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Columns: The Debt Adviser
Steve Bucci   Expert: Steve Bucci
The Debt Adviser
Partners should bear cost of nuptials proportional to income
The Debt Adviser

Paying for wedding with new credit card
 

Dear Debt Adviser,
My fiancee and I would like to get a new credit card to put wedding expenses on. She has a higher FICO score than I do (hers is in the 720-730 area, mine is in the mid-600s), but I make considerably more money than she does ($60,000 versus $20,000). The credit card we would be applying for would normally require a score like hers. I want to know if it would be wise for us to apply for the card jointly, or if she should apply for the card by herself. I would think she would be able to get the card by herself, but I wonder if the credit limit she would receive would be very low considering her income. Thanks in advance!
-- Craig

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Dear Craig,
Oh ... my ... goodness.

How do I get your attention without using a two-by-four? Why is your credit score in the 600s? Why haven't you saved for the wedding? Why are you using a credit card, of all things, to finance what should be one of the happiest days of your lives? How much of a limit are you looking for, anyway?!

Is your fiancee in such a state of bliss that she doesn't realize that by financing the wedding on a card in her name she will be solely responsible for the debt?

These and other questions come to my mind immediately. That they haven't come to either of yours yet makes me very concerned. 

My advice is not to finance your futures, especially with a variable interest rate loan! A better idea is to save for the wedding expenses for which you would be using a credit card.  If you want or need to get married before you are able to save the money, cut back on the expenses for the wedding so you don't need to charge anything. I also endorse bringing each of your parents into the funding decision and letting them contribute to the extent they are able.

Being an experienced adviser, parent and husband, I am all too aware that if you are not wildly optimistic about your futures now, you probably never will be. So, if you want to know how to do things your way, here goes:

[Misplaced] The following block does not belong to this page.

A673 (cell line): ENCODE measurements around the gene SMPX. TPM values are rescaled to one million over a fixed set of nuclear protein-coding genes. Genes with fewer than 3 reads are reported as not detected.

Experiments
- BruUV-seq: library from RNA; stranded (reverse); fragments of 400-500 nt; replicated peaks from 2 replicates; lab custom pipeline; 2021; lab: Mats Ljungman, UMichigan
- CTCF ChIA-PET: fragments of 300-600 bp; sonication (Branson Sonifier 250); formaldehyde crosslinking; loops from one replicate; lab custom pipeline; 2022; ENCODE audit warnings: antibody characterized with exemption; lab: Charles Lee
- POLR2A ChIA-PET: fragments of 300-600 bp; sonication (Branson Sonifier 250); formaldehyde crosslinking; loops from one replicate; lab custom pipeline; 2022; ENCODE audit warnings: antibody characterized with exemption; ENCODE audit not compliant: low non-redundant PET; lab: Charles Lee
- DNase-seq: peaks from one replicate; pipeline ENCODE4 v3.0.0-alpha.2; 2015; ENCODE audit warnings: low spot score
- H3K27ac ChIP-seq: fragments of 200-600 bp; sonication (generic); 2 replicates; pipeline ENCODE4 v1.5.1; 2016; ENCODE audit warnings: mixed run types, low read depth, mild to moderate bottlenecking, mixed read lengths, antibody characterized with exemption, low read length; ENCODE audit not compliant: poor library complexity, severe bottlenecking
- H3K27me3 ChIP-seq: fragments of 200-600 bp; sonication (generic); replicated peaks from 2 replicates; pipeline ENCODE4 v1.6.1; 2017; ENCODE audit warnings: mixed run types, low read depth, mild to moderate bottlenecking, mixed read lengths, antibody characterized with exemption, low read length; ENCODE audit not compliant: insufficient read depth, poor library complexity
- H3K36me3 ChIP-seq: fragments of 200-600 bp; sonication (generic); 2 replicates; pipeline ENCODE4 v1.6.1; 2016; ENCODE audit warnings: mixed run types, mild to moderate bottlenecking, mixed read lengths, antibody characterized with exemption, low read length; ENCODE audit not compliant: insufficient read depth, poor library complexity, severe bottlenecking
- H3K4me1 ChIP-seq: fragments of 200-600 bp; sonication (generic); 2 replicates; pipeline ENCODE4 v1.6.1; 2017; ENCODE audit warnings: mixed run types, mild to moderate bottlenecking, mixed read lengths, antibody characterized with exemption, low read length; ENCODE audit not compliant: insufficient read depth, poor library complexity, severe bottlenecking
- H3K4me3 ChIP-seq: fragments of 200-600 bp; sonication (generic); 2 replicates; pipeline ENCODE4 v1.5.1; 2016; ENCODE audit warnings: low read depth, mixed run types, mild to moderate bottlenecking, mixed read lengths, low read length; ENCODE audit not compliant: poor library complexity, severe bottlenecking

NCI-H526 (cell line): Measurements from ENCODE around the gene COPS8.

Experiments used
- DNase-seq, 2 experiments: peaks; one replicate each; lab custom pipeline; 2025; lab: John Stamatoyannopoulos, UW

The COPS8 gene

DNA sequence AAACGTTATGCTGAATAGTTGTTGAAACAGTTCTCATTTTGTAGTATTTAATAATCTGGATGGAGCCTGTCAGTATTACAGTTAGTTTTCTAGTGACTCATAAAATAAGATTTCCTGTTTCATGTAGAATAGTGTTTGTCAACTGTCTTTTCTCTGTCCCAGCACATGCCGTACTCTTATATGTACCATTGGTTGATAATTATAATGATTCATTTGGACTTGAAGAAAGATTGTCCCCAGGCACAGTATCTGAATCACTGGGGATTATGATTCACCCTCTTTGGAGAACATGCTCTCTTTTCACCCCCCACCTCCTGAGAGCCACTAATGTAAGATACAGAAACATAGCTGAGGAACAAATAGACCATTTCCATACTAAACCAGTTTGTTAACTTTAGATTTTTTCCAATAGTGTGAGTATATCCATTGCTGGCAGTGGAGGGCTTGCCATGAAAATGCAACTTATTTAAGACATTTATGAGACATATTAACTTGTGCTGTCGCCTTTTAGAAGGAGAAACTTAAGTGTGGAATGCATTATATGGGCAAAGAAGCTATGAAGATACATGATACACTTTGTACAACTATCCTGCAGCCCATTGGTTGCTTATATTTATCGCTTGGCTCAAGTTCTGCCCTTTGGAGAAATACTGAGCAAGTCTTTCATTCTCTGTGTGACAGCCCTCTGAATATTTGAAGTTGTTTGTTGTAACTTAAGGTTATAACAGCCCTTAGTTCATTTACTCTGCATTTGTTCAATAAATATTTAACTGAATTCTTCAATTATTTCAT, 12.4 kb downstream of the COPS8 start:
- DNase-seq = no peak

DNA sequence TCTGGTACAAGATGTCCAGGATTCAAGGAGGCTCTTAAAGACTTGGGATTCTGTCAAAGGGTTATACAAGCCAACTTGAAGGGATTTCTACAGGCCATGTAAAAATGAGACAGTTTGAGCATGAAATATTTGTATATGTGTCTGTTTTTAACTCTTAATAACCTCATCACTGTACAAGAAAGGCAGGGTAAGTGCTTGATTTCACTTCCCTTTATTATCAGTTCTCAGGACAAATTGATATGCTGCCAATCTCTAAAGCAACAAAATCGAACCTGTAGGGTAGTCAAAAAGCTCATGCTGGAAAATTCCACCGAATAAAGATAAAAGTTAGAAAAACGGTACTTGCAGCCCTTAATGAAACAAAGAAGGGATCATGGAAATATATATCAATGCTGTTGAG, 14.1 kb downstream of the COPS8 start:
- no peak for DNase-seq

It is not a good idea for either one of you to get stuck with the bill for the wedding if you part ways before the tab is paid. So, why not take an egalitarian approach: Apply for two credit cards, one in each of your names, and split the costs based on your respective incomes. So, if she makes one-fourth of the household income, let her put one-fourth of the charged amount on her card.

It is important for you each to have credit in your own names and the financial responsibility would be shared equally. I know, I know, you are getting married and will be sharing everything quite willingly. Do this for the protection of both of you.

Now to the part that no one wants to discuss -- paying off the balance. I would hope you are charging no more than what you can pay off in nine months or less. You will still be gazing into each other's eyes with love and passion and planning a wonderful future together at that point. Also, from a practical standpoint, unless you already have one, you'll be clear of this debt before any new little expenses are born. 

Seriously, have a plan in place to pay off the balance from the wedding as quickly as you can.

Good luck!

Bankrate.com's corrections policy -- Posted: May 25, 2007
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